While the invention may be susceptible to various modifications and alternative forms, specific embodiments have been shown by way of example in the drawings and have been described in detail herein. However, it should be understood that the invention is not intended to be limited to the particular forms disclosed. Rather, the invention is to cover all modifications, equivalents, and alternatives falling within the spirit and scope of the invention as defined by the following appended claims.

Claims

1. A system, comprising:

a wellhead tiedown system, comprising: a lock screw configured to move axially within an aperture of a spool; and a first gland configured to threadably couple to the spool within the aperture and to block axial movement of the lock screw in one direction along an axial axis by engaging a flange of the lock screw while the first gland is threadably coupled to the spool; wherein the flange comprises a flange contact face and the first gland comprises a gland contact face, and the flange and gland contact faces enable rotation of the lock screw to drive rotation of the first gland via engagement between the respective contact faces of the lock screw and the first gland to uncouple the first gland from the spool, thereby facilitating removal of the lock screw and the first gland from the aperture of the spool.

2. The system of claim 1, wherein the flange comprises a groove configured to receive an o-ring.

3. The system of claim 1, wherein the lock screw comprises a tip with a groove, and wherein the groove is configured to receive an o-ring.

4. The system of claim 1, comprising a gland tool configured to threadably couple the first gland to the spool, wherein the first gland comprises slots and protrusions that engage corresponding protrusions and slots on the gland tool.

5. The system of claim 4, wherein the gland tool comprises a cavity that enables the gland tool to move axially over the lock screw when threadably coupling the first gland to the spool.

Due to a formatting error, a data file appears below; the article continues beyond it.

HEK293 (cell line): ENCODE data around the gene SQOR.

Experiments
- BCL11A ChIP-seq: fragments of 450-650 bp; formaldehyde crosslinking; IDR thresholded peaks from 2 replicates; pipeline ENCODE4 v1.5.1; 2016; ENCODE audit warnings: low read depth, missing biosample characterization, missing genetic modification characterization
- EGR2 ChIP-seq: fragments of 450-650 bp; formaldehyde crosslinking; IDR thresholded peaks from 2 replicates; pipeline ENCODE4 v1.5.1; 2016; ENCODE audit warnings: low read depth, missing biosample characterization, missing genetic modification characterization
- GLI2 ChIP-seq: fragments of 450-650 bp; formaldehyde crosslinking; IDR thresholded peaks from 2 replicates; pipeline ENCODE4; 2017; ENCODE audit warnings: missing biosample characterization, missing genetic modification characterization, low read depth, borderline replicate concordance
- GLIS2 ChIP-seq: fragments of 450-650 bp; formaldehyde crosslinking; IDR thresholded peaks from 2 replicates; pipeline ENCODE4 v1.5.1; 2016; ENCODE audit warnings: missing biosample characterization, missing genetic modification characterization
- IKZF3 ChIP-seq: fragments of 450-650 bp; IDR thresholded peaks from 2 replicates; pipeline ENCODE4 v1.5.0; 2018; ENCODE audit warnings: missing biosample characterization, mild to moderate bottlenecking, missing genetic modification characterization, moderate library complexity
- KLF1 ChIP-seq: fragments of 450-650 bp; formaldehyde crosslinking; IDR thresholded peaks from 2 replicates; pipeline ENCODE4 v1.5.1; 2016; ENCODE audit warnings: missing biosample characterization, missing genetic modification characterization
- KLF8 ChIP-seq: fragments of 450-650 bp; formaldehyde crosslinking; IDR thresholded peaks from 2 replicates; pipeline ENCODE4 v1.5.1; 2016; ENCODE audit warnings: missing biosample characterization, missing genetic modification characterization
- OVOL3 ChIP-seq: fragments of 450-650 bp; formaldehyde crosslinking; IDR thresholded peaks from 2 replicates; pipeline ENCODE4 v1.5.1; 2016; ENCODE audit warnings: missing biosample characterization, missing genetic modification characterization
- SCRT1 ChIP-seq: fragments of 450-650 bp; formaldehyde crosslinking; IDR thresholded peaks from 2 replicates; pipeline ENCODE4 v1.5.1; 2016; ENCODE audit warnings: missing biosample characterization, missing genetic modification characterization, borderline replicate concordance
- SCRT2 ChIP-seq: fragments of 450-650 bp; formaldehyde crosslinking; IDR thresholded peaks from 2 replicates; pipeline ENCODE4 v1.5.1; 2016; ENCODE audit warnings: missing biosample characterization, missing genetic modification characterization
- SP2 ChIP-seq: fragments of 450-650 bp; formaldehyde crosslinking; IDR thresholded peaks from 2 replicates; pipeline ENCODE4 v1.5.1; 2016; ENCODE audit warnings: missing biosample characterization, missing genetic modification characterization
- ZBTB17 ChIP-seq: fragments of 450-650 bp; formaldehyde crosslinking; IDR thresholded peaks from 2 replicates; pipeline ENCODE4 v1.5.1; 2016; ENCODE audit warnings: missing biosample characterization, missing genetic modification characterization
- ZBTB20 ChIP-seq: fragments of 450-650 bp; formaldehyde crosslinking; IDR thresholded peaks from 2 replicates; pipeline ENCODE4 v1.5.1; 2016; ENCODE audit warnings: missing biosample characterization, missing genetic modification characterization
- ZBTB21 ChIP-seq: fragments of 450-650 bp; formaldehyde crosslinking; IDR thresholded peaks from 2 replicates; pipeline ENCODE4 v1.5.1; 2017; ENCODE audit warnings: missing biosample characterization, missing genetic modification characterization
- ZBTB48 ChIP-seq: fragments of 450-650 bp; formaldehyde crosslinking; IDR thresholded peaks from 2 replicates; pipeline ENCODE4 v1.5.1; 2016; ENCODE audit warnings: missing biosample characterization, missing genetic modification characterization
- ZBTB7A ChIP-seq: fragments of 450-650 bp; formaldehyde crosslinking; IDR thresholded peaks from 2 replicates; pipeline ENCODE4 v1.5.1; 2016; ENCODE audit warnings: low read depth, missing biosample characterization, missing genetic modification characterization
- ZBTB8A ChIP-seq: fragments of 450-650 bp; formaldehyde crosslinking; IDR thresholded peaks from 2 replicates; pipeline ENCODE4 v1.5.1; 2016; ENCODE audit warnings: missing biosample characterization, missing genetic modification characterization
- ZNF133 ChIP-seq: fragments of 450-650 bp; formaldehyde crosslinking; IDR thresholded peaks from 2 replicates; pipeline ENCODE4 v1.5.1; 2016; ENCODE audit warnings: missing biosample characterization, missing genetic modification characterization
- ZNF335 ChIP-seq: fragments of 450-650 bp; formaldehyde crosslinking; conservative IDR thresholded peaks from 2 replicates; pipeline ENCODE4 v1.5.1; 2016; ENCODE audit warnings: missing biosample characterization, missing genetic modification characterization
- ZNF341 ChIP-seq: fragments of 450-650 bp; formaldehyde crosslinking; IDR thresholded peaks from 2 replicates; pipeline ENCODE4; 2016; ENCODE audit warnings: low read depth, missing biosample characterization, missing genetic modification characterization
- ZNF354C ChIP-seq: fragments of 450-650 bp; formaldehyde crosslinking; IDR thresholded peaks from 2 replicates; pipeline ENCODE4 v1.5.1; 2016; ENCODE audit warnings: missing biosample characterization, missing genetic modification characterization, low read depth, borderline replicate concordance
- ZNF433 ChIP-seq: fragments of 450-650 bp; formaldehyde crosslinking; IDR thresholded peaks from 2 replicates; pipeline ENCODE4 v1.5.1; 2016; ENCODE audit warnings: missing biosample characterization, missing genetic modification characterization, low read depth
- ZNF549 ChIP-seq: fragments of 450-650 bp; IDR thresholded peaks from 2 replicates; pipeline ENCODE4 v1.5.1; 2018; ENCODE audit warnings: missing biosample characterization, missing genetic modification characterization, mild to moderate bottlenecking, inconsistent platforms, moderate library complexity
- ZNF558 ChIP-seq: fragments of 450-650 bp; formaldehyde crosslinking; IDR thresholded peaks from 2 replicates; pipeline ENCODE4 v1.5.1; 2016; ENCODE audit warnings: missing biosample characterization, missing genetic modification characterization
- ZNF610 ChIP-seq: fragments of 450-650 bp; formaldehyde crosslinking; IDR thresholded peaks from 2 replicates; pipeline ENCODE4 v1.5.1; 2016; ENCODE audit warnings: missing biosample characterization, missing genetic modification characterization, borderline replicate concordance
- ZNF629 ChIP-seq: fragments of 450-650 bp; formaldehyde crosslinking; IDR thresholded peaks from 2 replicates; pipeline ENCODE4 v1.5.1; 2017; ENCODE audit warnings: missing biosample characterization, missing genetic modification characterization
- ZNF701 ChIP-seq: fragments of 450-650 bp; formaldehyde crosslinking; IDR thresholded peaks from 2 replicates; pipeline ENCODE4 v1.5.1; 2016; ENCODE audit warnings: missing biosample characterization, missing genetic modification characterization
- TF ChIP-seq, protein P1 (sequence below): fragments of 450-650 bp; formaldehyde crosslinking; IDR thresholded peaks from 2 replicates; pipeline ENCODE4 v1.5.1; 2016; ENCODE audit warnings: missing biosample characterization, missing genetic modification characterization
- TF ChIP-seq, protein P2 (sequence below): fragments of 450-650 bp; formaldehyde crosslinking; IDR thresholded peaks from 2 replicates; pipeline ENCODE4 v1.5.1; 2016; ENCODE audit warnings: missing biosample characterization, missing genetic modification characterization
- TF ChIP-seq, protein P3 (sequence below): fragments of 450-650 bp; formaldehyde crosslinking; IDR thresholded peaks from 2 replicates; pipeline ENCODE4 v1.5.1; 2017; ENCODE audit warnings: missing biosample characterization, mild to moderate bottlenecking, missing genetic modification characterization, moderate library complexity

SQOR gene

6. The system of claim 1, comprising a hydrocarbon extraction system, wherein the wellhead tiedown system is configured to secure a hanger within the hydrocarbon extraction system.

7. The system of claim 1, comprising a second gland configured to couple to the lock screw and to block axial movement of the lock screw without rotation.

8. A system, comprising:

a hydrocarbon extraction system, comprising: a spool; a hanger suspended within the spool; and a wellhead tiedown system configured to secure the hanger within the spool, the wellhead tiedown system, comprising: a lock screw configured to move axially within an aperture of the spool; a first gland configured to couple to the spool within the aperture and to block axial movement of the lock screw in one direction along an axial axis of the lock screw; and a second gland configured to threadably couple to the lock screw and to threadably couple to the spool, thereby blocking axial movement of the lock screw without rotation; wherein the first gland is configured to block the axial movement of the lock screw in the one direction along the axial axis of the lock screw by engaging a flange of the lock screw, the flange comprises a flange contact face and the first gland comprises a gland contact face, and the flange and gland contact faces enable the lock screw to rotate the first gland.

9. The system of claim 8, wherein the flange comprises a groove configured to receive an o-ring.

10. The system of claim 8, comprising a gland tool configured to couple the first gland to the spool, wherein the first gland comprises slots and protrusions that are configured to engage corresponding protrusions and slots on the gland tool.

11. The system of claim 8, comprising packer seals positioned between the first gland and the second gland along the axial axis.

12. The system of claim 8, wherein the lock screw comprises a tip configured to engage a component within the spool, wherein the first gland is configured to be positioned between the tip of the lock screw and the second gland along the axial axis.

Referenced Cited

U.S. Patent Documents

4056272 November 1, 1977 Morrill
4190270 February 26, 1980 Vanderford
4645214 February 24, 1987 Copley
4650225 March 17, 1987 Le et al.
4919459 April 24, 1990 Miller

Other references

  • PCT International Search Report & Written Opinion; Application No. PCT/US2016/030803; dated Jul. 18, 2016; 12 pages.

Patent History

Patent number: 10287839
Type: Grant
Filed: May 3, 2016
Date of Patent: May 14, 2019
Patent Publication Number: 20160326824
Assignees: Cameron International Corporation (Houston, TX), Shell Oil Company (Houston, TX)
Inventors: Lubbertus Lugtmeier (Coevorden), Stephan Bjoern Linhart (Hambuerhren), Paul Vasile Marcean (Brasov), Constantin Zanfir (Bergen)
Primary Examiner: Yong-Suk Ro
Application Number: 15/145,623

Classifications

Current U.S. Class: Held By A Means Applied Radially (e.g., Set Crew) (285/123.13)
International Classification: E21B 33/04 (20060101); E21B 33/00 (20060101);